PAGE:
Digital signage is also the perfect medium for posting immediate warnings about unsafe conditions, such as a contaminant leak, and for directing employees toward the best evacuation routes.
Inventory at a glance
IoT and digital displays can also work together to improve inventory management. As products equipped with sensors are removed from the given inventory, software can keep track of the remaining stock in real time and send that information to a display.
This way, front-end employees and ‘pickers’ can see at a glance if there is low to no inventory remaining. The software can send an alert to the production line or the purchasing department, informing them when the inventory needs to be replenished.
The information can always be kept up-to-date, with no lags like in the old days of periodic inventory counts. Employees no longer have to track inventory physically.
IoT and digital signage can even provide information about changing warehouse conditions, providing alerts when temperatures, humidity levels or any other environmental conditions approach or exceed pre-established levels.
Tracking orders and delivery status
IoT sensors are helping todays’ enterprises track orders and their delivery status. Using digital signage to display such information, particularly with respect to critically important shipments, can help manufacturers both plan production processes and respond to changing conditions. Warehouse capacity can be adjusted, assets maintained predictively, routes optimized and last-mile delivery made more efficient.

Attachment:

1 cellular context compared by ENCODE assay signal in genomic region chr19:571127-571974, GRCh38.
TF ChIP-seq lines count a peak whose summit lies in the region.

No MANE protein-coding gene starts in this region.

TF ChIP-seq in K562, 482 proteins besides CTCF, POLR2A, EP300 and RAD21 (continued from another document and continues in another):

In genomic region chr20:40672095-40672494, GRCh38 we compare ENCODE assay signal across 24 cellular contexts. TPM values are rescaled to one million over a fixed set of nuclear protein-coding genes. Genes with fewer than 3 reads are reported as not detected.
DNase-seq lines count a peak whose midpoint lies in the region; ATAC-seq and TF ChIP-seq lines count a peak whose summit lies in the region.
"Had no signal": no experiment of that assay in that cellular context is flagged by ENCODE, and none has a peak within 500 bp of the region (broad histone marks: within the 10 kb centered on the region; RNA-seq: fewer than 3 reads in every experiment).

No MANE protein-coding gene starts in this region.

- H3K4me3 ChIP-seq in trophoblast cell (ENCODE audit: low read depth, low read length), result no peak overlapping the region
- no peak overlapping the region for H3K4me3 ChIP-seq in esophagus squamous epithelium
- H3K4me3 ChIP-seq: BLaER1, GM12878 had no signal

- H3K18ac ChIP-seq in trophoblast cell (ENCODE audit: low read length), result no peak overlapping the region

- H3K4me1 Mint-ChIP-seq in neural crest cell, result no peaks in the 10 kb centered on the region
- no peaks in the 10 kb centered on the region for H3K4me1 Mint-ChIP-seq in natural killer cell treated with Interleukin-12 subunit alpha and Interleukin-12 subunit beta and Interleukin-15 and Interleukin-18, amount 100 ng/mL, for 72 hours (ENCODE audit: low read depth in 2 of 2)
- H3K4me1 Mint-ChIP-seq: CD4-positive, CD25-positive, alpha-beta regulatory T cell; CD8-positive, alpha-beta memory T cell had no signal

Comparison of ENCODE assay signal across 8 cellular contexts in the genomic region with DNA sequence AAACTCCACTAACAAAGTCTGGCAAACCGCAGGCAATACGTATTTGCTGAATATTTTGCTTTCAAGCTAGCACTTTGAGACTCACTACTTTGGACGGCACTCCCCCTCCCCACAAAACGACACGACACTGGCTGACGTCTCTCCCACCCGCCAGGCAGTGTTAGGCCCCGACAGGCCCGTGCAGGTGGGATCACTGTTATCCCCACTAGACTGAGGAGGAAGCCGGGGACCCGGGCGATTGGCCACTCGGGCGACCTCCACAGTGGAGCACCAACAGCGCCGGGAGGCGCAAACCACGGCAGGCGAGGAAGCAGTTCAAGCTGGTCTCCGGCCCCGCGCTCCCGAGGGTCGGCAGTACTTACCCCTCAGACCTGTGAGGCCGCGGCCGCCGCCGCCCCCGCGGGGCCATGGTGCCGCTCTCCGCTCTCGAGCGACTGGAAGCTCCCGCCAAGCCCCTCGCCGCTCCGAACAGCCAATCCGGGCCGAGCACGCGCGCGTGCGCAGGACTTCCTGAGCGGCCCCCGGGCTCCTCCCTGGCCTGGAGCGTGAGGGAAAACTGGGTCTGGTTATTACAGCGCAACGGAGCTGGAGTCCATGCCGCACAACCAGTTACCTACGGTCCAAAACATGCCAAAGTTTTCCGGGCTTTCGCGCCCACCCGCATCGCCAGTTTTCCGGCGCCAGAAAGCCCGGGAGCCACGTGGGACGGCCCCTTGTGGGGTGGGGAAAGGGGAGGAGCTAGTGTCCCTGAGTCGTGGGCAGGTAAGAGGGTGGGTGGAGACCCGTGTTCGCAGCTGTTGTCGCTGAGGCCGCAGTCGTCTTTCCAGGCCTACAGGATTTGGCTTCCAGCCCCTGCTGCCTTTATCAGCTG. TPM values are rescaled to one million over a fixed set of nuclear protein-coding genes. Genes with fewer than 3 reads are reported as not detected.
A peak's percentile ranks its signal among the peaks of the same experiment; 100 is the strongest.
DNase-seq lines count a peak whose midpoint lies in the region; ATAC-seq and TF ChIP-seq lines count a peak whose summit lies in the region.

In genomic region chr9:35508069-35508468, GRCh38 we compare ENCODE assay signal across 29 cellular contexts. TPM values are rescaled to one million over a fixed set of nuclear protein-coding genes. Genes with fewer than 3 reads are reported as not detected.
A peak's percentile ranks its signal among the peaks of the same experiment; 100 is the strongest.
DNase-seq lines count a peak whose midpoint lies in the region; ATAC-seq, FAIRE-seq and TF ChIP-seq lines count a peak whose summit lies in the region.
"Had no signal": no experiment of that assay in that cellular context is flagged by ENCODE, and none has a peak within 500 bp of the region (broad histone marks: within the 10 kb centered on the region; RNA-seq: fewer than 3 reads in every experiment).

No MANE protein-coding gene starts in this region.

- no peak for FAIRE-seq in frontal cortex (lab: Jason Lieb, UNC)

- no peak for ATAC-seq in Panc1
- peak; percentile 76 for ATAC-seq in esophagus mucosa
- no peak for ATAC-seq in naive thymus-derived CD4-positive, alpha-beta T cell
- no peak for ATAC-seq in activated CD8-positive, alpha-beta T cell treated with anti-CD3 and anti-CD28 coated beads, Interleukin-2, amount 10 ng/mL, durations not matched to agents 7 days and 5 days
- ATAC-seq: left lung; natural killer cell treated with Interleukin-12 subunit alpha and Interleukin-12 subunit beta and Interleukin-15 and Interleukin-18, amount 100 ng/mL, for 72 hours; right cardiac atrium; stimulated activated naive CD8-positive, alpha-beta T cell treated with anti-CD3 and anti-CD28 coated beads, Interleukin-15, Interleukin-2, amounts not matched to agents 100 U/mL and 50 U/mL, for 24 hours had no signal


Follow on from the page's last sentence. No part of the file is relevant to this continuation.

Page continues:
IoT-based tracking can also improve the customer experience (CX), by keeping clients up-to-date on the status of their orders. By way of example, Maersk installed IoT sensors in its shipping containers to allow its customers to track the location, temperature status and other details of their shipments. (At the other end of the spectrum, Domino’s Pizza franchises track the status of their customers’ orders as they are prepared and send updates to in-store screens.)
While both digital signage and IoT have gone mainstream, the manufacturing sector is lagging behind other industries in adopting them. There are many opportunities for such organizations to improve their flow of information and, as a result, their productivity. Indeed, to succeed in the future, they will need to achieve operational excellence through digital technologies if they are to remain competitive in an ever-changing marketplace.
IoT devices can enable quick and easy access to reliable data, but digital signage displays have become indispensable tools for actively delivering that information to key personnel in real time. Together, they are a powerful combination for logistics applications, as elsewhere.
Richard Ventura is vice-president (VP) of strategic management for NEC Display Solutions, a vendor of digital signage screens. For more information, contact him via e-mail at email@example.com.